Note: Only registered attendees of Heart Rhythm 2016 may attend this event.

IAC Accreditation in Cardiac Electrophysiology: Easy as 1, 2, 3
May 6 | 10:45-11:45 AM
EPicenter Theater 2, Hall D

This session will provide a detailed overview of the application process when facilities apply for accreditation through IAC Cardiac Electrophysiology. Presented by Frank Vermeiren, MS, RT (R)(CV), RDCS, Director of Accreditation – IAC Cardiac Electrophysiology. For details, visit: www.abstractsonline.com/pp8/#!/3934/session/436
Note: Only registered attendees of Heart Rhythm 2016 may attend this event.

IAC Cardiac Electrophysiology: Accreditation Simplified
May 24 | 1 PM ET

Presenter: Frank Vermeiren, MS, RT (R)(CV), RDCS, Director of Accreditation - IAC Cardiac Electrophysiology, will present a live webinar (followed by a Q&A session).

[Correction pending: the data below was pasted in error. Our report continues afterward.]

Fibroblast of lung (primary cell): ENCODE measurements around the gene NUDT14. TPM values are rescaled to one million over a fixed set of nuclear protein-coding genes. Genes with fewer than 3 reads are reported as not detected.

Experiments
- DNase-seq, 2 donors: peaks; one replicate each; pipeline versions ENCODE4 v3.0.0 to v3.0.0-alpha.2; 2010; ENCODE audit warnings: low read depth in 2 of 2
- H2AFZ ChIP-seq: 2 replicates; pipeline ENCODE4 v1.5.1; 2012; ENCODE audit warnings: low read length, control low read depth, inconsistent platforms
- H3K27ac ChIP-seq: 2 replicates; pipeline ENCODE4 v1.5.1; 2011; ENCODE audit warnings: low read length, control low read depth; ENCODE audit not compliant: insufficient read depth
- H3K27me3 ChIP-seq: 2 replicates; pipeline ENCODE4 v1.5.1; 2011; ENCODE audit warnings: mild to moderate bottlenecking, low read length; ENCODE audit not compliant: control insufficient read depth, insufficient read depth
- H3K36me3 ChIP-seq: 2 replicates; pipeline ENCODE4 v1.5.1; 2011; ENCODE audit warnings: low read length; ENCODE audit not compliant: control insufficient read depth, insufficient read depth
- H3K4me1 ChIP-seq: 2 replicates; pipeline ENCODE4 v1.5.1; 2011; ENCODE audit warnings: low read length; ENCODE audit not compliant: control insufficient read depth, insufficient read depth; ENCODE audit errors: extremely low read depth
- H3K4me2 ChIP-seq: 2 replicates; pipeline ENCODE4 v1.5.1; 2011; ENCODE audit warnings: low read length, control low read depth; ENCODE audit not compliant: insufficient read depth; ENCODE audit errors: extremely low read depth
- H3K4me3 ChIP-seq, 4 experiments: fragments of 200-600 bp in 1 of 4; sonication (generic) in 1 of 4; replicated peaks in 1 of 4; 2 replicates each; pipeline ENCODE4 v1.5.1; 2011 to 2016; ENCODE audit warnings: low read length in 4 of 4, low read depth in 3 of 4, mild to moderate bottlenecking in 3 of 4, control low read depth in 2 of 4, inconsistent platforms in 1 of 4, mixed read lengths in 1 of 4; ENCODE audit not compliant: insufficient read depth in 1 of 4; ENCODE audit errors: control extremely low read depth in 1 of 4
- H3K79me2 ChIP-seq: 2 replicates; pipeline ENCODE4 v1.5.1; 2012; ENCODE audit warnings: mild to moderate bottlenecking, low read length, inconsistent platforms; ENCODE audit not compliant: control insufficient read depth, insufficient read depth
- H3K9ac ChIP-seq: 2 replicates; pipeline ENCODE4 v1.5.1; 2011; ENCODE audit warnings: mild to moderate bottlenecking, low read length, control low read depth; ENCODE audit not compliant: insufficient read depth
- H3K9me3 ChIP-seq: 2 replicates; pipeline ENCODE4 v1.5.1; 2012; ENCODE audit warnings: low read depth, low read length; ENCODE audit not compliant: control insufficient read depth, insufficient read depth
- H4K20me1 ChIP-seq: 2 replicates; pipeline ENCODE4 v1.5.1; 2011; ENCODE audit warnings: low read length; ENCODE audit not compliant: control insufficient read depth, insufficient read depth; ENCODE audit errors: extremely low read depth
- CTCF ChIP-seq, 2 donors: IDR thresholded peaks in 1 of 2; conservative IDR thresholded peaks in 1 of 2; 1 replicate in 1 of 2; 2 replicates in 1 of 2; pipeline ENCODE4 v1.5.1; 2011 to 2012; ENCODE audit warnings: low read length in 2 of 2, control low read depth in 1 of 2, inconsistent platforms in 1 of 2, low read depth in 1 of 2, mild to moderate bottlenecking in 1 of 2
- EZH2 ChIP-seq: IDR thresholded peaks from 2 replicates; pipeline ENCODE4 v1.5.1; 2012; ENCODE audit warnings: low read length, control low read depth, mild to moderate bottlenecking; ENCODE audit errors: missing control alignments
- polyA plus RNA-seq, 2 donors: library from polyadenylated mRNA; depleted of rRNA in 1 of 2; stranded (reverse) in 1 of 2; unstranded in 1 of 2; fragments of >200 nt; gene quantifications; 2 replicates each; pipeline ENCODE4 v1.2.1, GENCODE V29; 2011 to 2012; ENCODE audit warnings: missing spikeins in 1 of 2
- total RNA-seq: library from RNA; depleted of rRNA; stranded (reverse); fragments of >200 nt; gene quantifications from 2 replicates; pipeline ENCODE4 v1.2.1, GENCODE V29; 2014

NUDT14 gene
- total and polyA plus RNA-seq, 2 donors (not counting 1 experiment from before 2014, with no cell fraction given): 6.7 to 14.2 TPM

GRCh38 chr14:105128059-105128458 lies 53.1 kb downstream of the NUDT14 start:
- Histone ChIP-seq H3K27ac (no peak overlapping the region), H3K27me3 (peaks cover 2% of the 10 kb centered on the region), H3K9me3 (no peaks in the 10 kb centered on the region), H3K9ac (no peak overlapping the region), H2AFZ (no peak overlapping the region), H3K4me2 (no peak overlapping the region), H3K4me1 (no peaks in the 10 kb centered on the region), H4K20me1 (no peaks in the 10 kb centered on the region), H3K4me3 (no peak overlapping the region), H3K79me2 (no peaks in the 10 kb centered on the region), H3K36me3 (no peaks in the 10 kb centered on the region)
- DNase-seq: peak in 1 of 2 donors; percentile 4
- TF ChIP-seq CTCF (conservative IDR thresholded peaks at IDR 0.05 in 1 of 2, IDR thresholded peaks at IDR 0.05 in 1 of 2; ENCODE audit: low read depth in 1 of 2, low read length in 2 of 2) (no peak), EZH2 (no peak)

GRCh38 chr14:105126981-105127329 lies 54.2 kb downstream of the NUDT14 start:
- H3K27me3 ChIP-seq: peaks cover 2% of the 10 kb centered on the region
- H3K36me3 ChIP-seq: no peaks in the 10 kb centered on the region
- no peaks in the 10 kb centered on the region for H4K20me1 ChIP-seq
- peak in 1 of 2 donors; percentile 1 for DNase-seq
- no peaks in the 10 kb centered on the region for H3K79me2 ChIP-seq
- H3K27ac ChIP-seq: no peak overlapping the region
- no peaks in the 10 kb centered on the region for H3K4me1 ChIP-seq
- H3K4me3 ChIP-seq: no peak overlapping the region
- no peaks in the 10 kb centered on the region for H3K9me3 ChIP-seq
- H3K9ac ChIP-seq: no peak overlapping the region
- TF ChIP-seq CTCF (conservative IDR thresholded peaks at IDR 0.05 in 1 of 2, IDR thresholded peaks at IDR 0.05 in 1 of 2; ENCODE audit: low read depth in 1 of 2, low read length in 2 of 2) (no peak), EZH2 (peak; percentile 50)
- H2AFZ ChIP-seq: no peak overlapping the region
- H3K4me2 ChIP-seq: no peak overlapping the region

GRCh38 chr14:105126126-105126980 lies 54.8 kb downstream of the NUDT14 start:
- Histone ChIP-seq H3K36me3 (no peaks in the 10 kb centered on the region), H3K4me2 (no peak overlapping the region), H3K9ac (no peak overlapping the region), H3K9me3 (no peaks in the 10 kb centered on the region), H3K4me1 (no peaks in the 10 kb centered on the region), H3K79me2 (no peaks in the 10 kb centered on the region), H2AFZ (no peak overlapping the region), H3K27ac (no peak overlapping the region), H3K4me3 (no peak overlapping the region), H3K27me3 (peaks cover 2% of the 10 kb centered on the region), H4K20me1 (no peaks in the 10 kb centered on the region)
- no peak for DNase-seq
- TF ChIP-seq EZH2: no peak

Register at: www.prolibraries.com/iac/?select=webinar_register&webinarID=1603

What has been the response to the program so far? Approximately how many facilities have enrolled or achieved accreditation thus far?

Following the recent launch of the program and successful accreditation of our first two facilities through a pilot program, we have been very pleased with the response from the cardiac electrophysiology community. Several applications have been started, and we are taking calls every day from facilities working to begin the application process.

Is there anything else you’d like to add?

With a long history and reputation for offering friendly and responsive customer service, the IAC is fully staffed with both clinical and administrative personnel to guide participating facilities through the process. The IAC looks forward to working with the cardiac electrophysiology community as they begin the accreditation process.